Before the implant procedure, each patient underwent routine bowel preparation procedures in the morning of the procedure day. They were also kept on a clear liquid diet on the day prior to the procedure. Following induction of anesthesia, patients were positioned in the dorsal lithotomy position and a Foley catheter was asceptically placed with 7mL of contrast within the bulb and sterile draping of the operative field was completed. The cervix was visualized and 4 fiducial gold markers were inserted at the 3, 6, 9, and 12 o’clock positions on the cervix. We used the modified Syed- Neblett template for the brachytherapy needle placements. 18 to 21 flexible, plastic needles (Alpha-Omega Services Inc., Bellflower, California) were inserted into the cervix and parametria. The needles comprise a 17F flexi-guide with a female Luer adaptor and a stylet with a male Luer adaptor. A collar and O-ring were used with the template with the central core inserted into the vagina. Needles are implanted according to a tentative pre-plan that had been developed based upon the extent of disease identified at the time of diagnosis. This pre-plan is based on CT, MRI and clinical exams. The radiation oncologist would outline the volume that he would like to treat with the HDR procedures. Using this information, the physicist and the radiation oncologist would then mark the positions of the needles that would use. If more of the disease is on the left, then a few more needles would be implanted on the left side of the patient. After the needles had been implanted, the template holding the needles was then sutured flush to the perineum at 4 points. A rectal tube was also inserted into the rectum to aid in identifying the rectum on future CT scans. The patient was transferred to the post-anesthesia care unit and then transported by ambulance to the outpatient radiation oncology department, about a mile away from the main hospital.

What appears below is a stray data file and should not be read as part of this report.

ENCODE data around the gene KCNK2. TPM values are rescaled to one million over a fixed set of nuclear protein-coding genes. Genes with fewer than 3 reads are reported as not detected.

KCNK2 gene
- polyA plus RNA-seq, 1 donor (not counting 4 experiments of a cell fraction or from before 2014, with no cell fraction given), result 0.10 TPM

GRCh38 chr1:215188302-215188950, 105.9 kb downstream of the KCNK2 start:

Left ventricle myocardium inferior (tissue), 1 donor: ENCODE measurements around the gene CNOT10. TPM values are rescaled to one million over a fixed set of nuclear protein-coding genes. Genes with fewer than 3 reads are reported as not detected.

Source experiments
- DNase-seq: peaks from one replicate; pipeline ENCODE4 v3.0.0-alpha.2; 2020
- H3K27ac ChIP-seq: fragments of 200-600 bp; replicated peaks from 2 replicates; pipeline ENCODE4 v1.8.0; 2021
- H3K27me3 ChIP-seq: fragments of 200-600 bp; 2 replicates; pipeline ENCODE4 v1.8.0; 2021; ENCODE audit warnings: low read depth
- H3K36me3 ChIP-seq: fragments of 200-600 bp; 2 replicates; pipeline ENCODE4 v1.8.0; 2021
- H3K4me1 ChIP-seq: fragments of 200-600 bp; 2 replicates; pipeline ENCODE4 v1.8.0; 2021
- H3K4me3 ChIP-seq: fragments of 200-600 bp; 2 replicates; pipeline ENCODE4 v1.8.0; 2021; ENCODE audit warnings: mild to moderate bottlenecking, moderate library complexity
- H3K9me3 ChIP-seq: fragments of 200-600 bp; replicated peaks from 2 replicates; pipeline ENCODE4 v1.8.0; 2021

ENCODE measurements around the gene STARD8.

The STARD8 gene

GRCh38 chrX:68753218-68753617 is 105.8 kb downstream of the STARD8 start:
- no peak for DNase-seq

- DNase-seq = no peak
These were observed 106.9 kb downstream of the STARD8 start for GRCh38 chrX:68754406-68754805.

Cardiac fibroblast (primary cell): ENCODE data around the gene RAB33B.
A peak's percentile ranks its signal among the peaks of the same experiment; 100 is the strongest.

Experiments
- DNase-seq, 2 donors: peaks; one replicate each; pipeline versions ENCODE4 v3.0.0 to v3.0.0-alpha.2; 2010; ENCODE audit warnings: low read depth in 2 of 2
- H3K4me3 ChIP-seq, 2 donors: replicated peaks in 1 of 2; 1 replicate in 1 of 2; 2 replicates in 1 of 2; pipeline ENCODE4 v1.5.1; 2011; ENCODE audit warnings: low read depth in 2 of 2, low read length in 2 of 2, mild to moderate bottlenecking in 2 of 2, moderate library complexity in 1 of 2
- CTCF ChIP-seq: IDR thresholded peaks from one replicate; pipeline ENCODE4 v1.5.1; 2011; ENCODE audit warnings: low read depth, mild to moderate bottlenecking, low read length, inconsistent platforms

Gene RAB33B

At the outpatient radiation oncology department, the patients underwent a limited CT scan of the pelvis. Following the first evaluation CT scan, some needles were manually repositioned by the radiation oncologist if it was thought that they did not cover the extent of disease in the cranio-caudal direction. Once needle positions were deemed appropriate, the flexi-guide needles were glued in position at the external point where they passed through the template. Thereafter, a final CT scan was performed for brachytherapy treatment planning with slice thickness of 2mm. During any CT scanning, the plastic needles would have their individual stylets in place so as to help to be identified individually later on the CT scan.
The CT data was then transferred to the Varian Brachyvision Brachytherapy Treatment Planning System for plan development. The high risk CTV (HRCTV), intermediate risk CTV (IRCTV), and organs at risk including rectum, bladder, sigmoid, and small bowel were all individually contoured. The Foley catheter balloon with the contrast media was also contoured. The contours were based on GEC-ESTRO contouring guidelines . In accordance with GEC ESTRO guidelines , the HRCTV includes the gross tumor volume. HRCTV starts superiorly at the level of the uterine vessel where it abuts the cervical tissue. The volume includes the entirety of the cervix with coverage of the most inferior extent of vaginal disease as well as laterally to include the parametrial tissues should they be involved. Should uterine extension be visible, para-uterine tissue is also included. IRCTV is generated via 1 cm expansion beyond HRCTV with removal of volume that expanded into bladder, sigmoid colon, and the rectum. For stage IIB disease, coverage of the parametrial, uterosacral, and vaginal disease must also be included.
Following completion of the contouring, the needles were individually identified by the planning medical physicist. Because of their intrinsic flexibility, 2 or more of the flexi-guide plastic needles would sometimes overlap. Mis-identification of needles could have a significant dosimetric consequence and hence, each needle was always identified in the coronal, sagittal, and axial planes by two medical physicists prior to completion of the planning process. This constitutes part of the second check procedure implemented at our institution for this procedure. The prescription dose was 4.2Gy per fraction for 7 fractions for a total dose of 29.4Gy. Figure 1 shows the anterior-posterior and right lateral digitally reconstructed radiographs for an implanted Syed patient. It is apparent from the figure that these plastic needles would sometimes overlap and therefore increase the chances of mis-identification of needles.
Figure 1: Anterior-Posterior and Right Lateral digitally reconstructed radiographs of an implanted Syed patient generated with the Varian Brachyvision treatment planning system.